In any case, a small number of people can start a war which, in turn, benefits only a small number of people, at most.
That doesn’t seem like a good system to me.
It sounds like “an accident waiting to happen.” And, it has. Over and over and over and over again.
When will we ever learn?
And, while three fourths of America has battled their butts off for over a year and a half — socially distancing, wearing masks, making masks, getting vaccinated, staying healthy — in some cases working heroically — quite literally — heroically to fight the war against COVID. While that’s what’s been happening with about 3/4 of Americans….
One fourth of America has decided to join in the War on COVID — on the side of the virus! They refuse to get vaccinated; refuse to wear a mask; refuse to socially distance. Why? Because they’ve been ordered to by the leaders of a death cult. Make no mistake. This has nothing to do with personal freedom. If it were about personal freedom, there might be as many as seventeen people nationwide who would prefer to be intubated for weeks than to wear a mask for minutes. If it were really about personal freedom, the vast vast majority would choose a few moments of discomfort rather than dying or being permanently disabled. Ironically, most of the cult leaders have been vaccinated, and when they’ve fallen ill, they’ve received expensive top notch care that you or I or the COVIDites will not be likely to receive.
Something there is that doesn’t love a war, not even a war on truth.
You must understand one thing about the current crop of voter restriction laws.
One thing is vital.
One thing is central.
One thing is crucial to understand and it is not often mentioned in the press or on social media.
Voter suppression is not only about making it harder for people in the Armed Services to vote.
Voter suppression is not only about making it harder for people of color to vote.
These restrictions are not only about making it harder for the elderly or disabled to vote.
These restrictions are not only aimed at making it harder for Native Americans to vote or people who *must* go to work every day to vote.
These voter suppression tactics may look right now as though they are basically aimed at Democrats so that Republicans can win more easily despite being the minority party. If you’re a Democrat, you think that’s unfair. If you’re a Republican, you might think it doesn’t matter if it’s unfair so long as Republicans get voted in.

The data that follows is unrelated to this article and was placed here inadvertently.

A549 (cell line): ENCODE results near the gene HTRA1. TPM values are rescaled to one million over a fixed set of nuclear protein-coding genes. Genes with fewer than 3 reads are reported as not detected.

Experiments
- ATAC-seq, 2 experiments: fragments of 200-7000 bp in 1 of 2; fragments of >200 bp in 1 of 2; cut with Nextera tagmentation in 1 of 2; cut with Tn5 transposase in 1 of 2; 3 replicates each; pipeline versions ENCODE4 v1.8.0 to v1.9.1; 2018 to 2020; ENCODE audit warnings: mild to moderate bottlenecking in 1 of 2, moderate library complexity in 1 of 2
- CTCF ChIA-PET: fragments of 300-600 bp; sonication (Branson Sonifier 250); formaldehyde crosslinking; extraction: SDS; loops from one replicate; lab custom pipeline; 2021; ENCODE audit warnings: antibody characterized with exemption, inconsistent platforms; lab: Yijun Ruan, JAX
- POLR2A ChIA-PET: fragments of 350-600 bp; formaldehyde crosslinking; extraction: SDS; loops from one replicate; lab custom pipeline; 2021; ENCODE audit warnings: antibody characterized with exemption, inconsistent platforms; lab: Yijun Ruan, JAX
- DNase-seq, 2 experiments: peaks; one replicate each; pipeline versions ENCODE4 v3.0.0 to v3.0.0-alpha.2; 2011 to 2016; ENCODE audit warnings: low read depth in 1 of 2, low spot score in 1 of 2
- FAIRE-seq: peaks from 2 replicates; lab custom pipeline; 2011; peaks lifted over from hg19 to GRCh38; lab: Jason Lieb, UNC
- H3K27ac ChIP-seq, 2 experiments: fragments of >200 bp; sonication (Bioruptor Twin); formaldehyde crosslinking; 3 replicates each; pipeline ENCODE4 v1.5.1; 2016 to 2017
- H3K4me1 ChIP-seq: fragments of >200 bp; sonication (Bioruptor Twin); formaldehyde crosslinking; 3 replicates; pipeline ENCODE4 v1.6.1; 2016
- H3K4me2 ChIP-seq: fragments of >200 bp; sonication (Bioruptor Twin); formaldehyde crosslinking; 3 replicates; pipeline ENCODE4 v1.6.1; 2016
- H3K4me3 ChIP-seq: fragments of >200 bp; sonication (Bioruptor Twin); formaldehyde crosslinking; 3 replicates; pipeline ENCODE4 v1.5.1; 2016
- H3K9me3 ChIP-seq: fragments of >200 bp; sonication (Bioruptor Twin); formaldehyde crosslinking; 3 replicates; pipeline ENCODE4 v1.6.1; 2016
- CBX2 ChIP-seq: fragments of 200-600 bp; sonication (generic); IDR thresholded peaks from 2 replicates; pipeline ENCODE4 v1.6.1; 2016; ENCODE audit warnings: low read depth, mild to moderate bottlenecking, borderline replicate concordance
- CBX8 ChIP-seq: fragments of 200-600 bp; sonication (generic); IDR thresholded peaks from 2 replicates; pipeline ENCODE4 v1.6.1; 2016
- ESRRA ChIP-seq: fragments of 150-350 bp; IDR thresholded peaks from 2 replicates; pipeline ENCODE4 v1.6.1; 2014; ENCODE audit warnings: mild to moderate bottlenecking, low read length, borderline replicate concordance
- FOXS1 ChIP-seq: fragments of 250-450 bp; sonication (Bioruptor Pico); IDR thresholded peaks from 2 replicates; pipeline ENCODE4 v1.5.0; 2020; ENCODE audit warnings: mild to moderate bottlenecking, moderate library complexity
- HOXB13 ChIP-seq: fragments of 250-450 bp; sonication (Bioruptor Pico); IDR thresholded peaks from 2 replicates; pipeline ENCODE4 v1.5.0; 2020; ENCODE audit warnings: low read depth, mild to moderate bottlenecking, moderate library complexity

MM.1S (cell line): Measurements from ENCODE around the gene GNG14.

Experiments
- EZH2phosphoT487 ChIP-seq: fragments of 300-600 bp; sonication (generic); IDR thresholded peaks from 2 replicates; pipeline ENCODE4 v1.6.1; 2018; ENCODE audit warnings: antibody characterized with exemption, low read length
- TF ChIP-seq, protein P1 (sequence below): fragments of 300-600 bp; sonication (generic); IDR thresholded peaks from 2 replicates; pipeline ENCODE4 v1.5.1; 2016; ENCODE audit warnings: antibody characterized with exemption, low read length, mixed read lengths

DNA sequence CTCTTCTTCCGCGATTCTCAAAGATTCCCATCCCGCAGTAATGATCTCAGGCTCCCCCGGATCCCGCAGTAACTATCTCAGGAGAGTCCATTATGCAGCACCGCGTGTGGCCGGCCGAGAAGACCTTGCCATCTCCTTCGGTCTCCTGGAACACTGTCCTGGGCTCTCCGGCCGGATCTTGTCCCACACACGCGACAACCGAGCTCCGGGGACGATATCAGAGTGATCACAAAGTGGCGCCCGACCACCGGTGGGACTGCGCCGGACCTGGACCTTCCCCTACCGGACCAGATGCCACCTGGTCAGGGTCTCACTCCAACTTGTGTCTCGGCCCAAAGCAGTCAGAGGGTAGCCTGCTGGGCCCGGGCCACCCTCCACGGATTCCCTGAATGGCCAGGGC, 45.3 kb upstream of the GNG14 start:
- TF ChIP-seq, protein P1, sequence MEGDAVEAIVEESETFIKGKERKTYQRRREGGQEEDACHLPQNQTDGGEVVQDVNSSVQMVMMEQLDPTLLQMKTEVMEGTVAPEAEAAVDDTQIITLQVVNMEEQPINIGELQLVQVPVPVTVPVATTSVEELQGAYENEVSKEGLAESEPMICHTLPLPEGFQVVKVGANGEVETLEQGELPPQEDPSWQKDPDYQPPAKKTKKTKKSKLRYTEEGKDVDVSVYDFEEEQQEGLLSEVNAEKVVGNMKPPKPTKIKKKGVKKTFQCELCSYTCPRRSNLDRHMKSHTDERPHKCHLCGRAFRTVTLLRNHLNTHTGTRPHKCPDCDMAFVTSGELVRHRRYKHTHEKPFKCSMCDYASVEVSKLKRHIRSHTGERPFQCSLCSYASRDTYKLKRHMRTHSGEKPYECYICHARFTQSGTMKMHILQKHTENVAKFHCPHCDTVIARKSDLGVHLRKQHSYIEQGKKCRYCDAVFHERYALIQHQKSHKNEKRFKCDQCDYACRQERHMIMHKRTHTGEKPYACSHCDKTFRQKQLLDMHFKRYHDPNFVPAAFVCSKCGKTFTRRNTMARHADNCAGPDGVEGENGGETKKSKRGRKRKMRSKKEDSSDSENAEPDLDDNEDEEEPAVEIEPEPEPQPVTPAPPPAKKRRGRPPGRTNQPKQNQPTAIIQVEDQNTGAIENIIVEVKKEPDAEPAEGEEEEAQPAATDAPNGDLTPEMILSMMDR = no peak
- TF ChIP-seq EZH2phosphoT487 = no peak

There is something else more fundamental even than being fair or reinforcing the big lie.
Voting restriction laws are aimed at allowing crooks to hold public office.
Voting restriction laws are aimed at allowing incompetent people to hold public office.
Voting restriction laws are aimed at allowing unpopular a$$holes to hold public office.
Let’s say you live in a city with a crooked mayor who takes your tax dollars and uses it to line his or her own pockets. What is your recourse? Vote him or her out of office?
All the crooked politician has to do, to stay in power under the new laws in Georgia, say, is to use some of their graft money to pay off key state legislators. Even if 90% of the people voted to get this person out of office, the crooked state legislators can set aside those election results and keep the crooked politician in power. Such as that will continue to stay in power and continue to steal your tax dollars and continue to pay off state legislators to keep themselves in power.
What peaceful recourse do you have to get rid of crooked or completely incompetent public officials if you cannot vote them out?
There is another crucial reason that is a bit more subtle than the way voting restrictions encourage bad government. They also encourage unpopular government programs. That, in and of itself, causes strife and ineptitude.
Let’s say for instance, that you live in a small town with a beautiful public park on the river. Ninety per cent of the people love the public park. But the mayor of your small town is paid a bribe to replace the public park with a condo development project. Ninety per cent of the people in your small town are against the project. They would rather keep the public park. The mayor, however, doesn’t get a big kickback from the public park. The major doesn’t give a damn how unpopular the new proposal is. They know they can’t be voted out so they will go ahead with the project.
As a result, ninety per cent of the people in the town are pissed off. Because of the draconian voter suppression laws, they feel they have no recourse at the ballot box. All the energy that went into healthy outdoor recreational activity can no longer be released in the public park and instead is redirected to other pursuits, some of it petty crime. Some of it is vandalism aimed at the offending condos or the residents. Sure, the mayor may react by putting more cops on the job or raising the penalties for petty crimes. It won’t help. The town has been put on a downward spiral. Having 90% of the population being pissed off will put everyone on edge. Bad moods and nastiness begets nastiness and more bad moods. Having people arrested won’t help that. It will simply make people even more negative. Over time, more people will leave town. Property values will decline. Even the condos may eventually be a money sink.